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Ventura's injury exit hangs over Royals' loss to Astros

Righty to have MRI on Tuesday for lateral elbow discomfort

KANSAS CITY -- This certainly was not the Yordano Ventura that the Royals and their fans were used to seeing.

So an air of deep concern fell on Kauffman Stadium when Ventura suddenly was taken out during the third inning of Monday night's 9-2 loss to the Houston Astros. It turned out that he had what the Royals termed lateral elbow discomfort and he will undergo an MRI on Tuesday to determine the extent of the problem.

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It was not a good night for Royals fans, because the Astros blasted away with rookie right fielder George Springer going 4-for-4, with a walk, five runs, three RBIs and a home run. He's had homers in four straight games, five roundtrippers in all.

There was extreme apprehension, because Ventura was removed after he'd given up a season-high five runs and after manager Ned Yost and assistant trainer Kyle Turner hastened to the mound with a 1-2 count on the Astros' Jose Altuve. After a brief conversation, Ventura was removed immediately.

But there also was optimism on the part of Ventura and Yost after the game.

"I'm not concerned it's a ligament injury," Yost said. "The trainers were right on it, and they came two minutes later and said it's the outside of the elbow, and that's where my concern dropped way off."

Tommy John surgery generally repairs damage to the ulna collateral ligament on the inside of the elbow.

"I came out of the game but, thank God, after the treatment, I started feeling better," Ventura said. "So I'll see how I feel tomorrow after the tests."

Had he experienced such discomfort before?

"No, this is the first time," Ventura said.

Given that, the Memorial Day crowd of 32,070 and Royals fans everywhere were left to wonder what awaits the pitching prodigy who has wowed Kansas City and the American League with his blazing fastball and vast potential. Not much good has come from recent news about elbow problems and the increase in Tommy John surgeries.

But Royals pitcher Danny Duffy, who underwent Tommy John surgery in 2012, cautioned against jumping to conclusions.

"It seems like every time somebody hears 'elbow,' they completely correlate it to Tommy John right away, and that's just not the case," Duffy said.

That Ventura was feeling his pain on the outside of his elbow was comforting to Duffy.

"When it happened to me, it was right below the elbow -- the complete opposite side," Duffy said. "That's huge, great news. I have a good feeling about it. He's a good kid and he's going to do what he can to make his next start. You've just got to hope for the best."

Ventura came into his 10th start with a 2.80 ERA that was 10th best in the AL and an average of 9.22 strikeouts per nine innings that was seventh best. His record was 2-4, but he hadn't been given much run support, either.

His fifth loss came after the Astros had buzzed him for five runs in the first two innings, not the type of thing seen previously from Ventura. In those two innings, he gave up five hits and three walks.

None of that, however, was attributed to Ventura's elbow problems. His fastball in the first two innings was registering at 96 and 97 mph on the radar gun, and topped out at 99 in the second. But his velocity dropped noticeably in the third inning.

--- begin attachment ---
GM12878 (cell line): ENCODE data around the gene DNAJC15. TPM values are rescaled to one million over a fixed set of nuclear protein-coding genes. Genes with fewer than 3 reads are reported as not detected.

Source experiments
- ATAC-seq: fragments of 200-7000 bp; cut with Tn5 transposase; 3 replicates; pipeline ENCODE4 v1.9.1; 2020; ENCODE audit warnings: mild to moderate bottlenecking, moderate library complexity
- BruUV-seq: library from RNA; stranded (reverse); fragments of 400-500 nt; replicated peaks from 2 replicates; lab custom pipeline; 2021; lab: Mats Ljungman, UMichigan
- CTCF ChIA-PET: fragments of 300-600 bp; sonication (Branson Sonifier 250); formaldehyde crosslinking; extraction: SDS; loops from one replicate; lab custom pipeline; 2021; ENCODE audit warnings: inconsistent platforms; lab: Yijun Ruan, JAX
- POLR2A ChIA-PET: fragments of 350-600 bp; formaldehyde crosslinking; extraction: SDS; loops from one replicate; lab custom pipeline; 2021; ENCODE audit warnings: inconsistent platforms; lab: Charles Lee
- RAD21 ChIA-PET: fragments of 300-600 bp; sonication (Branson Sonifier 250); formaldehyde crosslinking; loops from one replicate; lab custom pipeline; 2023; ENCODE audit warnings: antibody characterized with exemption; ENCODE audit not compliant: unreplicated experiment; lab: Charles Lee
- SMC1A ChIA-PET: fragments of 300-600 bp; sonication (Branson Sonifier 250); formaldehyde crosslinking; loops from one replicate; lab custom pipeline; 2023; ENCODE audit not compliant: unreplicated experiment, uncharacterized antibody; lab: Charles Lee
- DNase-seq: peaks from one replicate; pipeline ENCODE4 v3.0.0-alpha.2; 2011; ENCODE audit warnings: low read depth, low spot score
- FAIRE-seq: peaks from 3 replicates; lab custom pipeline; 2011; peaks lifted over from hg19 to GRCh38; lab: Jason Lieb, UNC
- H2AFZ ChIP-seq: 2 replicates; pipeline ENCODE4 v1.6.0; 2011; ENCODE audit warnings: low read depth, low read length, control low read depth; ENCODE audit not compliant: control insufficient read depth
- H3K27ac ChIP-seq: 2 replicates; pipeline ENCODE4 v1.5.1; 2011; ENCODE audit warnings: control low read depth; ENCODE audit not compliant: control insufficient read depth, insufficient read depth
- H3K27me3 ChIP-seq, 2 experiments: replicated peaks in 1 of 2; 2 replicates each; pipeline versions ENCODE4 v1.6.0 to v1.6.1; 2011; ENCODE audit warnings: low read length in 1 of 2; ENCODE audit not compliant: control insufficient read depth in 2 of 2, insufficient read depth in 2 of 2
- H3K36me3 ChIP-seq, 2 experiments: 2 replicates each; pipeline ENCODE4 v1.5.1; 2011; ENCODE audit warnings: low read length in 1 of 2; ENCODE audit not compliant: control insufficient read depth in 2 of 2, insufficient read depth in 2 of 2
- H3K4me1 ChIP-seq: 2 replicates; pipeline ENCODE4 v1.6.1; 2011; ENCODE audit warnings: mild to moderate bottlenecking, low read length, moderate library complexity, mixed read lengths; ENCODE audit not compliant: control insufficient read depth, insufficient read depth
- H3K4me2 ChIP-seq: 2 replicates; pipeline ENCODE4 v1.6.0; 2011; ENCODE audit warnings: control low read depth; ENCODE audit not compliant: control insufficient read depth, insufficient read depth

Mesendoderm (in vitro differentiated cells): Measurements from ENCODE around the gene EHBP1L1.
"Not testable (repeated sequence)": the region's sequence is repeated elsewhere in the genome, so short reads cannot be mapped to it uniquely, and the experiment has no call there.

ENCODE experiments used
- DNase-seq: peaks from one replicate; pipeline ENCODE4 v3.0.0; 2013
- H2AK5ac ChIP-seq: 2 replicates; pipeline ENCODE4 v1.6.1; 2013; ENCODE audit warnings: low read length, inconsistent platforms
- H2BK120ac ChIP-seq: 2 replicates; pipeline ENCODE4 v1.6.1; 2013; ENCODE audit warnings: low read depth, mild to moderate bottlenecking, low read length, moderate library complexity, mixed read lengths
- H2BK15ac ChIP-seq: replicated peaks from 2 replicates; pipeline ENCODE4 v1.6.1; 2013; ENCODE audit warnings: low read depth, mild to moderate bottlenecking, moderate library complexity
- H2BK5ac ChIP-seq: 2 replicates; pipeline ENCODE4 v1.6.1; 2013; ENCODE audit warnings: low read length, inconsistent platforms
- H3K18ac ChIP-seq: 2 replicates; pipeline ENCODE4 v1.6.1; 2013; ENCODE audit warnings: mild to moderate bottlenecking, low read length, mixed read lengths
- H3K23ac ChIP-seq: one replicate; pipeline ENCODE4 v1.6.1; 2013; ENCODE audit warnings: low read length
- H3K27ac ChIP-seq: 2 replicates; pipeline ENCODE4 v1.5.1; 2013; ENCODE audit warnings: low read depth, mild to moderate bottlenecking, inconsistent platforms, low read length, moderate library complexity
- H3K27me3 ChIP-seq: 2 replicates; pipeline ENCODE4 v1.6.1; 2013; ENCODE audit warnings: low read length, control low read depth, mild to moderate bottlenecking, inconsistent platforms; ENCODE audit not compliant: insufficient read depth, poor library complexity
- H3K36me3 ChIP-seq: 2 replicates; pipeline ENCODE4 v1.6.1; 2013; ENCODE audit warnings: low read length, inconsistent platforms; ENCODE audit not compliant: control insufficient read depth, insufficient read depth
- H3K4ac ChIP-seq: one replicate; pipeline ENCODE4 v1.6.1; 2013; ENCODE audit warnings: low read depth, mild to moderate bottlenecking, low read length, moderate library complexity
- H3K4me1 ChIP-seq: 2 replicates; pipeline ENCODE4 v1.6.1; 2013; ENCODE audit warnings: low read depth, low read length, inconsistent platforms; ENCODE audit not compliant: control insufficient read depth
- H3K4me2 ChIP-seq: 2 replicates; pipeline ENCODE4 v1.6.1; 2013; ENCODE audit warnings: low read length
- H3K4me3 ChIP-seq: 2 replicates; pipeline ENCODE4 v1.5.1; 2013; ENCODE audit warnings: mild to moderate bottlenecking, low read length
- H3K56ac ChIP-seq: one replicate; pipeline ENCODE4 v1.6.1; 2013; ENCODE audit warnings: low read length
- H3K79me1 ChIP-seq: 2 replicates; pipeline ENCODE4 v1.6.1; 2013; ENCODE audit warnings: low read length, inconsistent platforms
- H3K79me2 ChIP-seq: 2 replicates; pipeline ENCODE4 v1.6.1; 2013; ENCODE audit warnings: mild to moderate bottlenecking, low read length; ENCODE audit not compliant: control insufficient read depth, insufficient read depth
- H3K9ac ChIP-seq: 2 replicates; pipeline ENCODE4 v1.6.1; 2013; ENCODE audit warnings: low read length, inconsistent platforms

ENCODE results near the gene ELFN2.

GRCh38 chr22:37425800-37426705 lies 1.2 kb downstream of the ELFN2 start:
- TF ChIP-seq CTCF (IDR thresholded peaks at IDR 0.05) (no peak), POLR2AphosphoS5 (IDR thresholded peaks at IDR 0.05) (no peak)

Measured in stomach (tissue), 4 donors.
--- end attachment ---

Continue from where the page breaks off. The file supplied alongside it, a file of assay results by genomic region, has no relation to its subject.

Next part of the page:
"In the third inning, after I threw a few pitches, it started feeling a little weird," Ventura said. "I felt like it was something unnatural, a little uncomfortable with a little bit of pain, so I decided to say something."

Yost and pitching coach Dave Eiland noticed something wrong from the dugout.

"He was getting under pitches and his velocity was starting to drop a little bit," Yost said. "That's when we decided to go out and check it."

Right-hander Michael Mariot, up from Triple-A Omaha on Sunday, took over and the Astros tacked on single runs in the fourth, fifth and sixth and went ahead, 8-2. Springer's homer off Louis Coleman in the eighth topped off the scoring.

The Royals got their first run against veteran right-hander Scott Feldman in the fourth when Alex Gordon singled, daringly advanced to second as Salvador Perez flied out to center, and scored on Lorenzo Cain's single. They added a run in the sixth after Billy Butler led off with a double. Gordon singled and Butler scored as Perez grounded into a double play.

Cain finished 4-for-4, all singles. However, as evidence of the Royals' inefficiency, he was stranded in scoring position all four times.

But the Royals had something else on their minds besides a paltry plate performance -- Ventura.

"It's something you never want to see, because he's a young kid and he's got electric stuff," Cain said. "He always makes my job easier when he's pitching, so I definitely like to play behind him. But hopefully he's OK."

The strange thing was that as the game began, everything seemed absolutely great with Ventura.

"He warmed up as good as he has all year long," Yost said.

Yost doesn't like to ask about his starting pitcher after his warmup throws in the bullpen, but this time, he ventured to ask Eiland how Ventura looked.

Eiland's answer: "Scary good."

Three innings later, nothing seemed very good and the Royals just had reason to be scared.

Ventura, though, sounded optimistic, because he said that the medical staff seemed optimistic.

"Yes, they worked with me the whole game after I came out," he said. "They did a lot of treatment to see if I could continue with my regular routine and maybe pitch again in five days."

Back in five days?

Even if there is good news on Tuesday, that might be pushing it.

"I'm sure we'll be very cautious with him," Yost said.

Dick Kaegel is a reporter for

Kansas City Royals, Lorenzo Cain, Louis Coleman, Michael Mariot, Yordano Ventura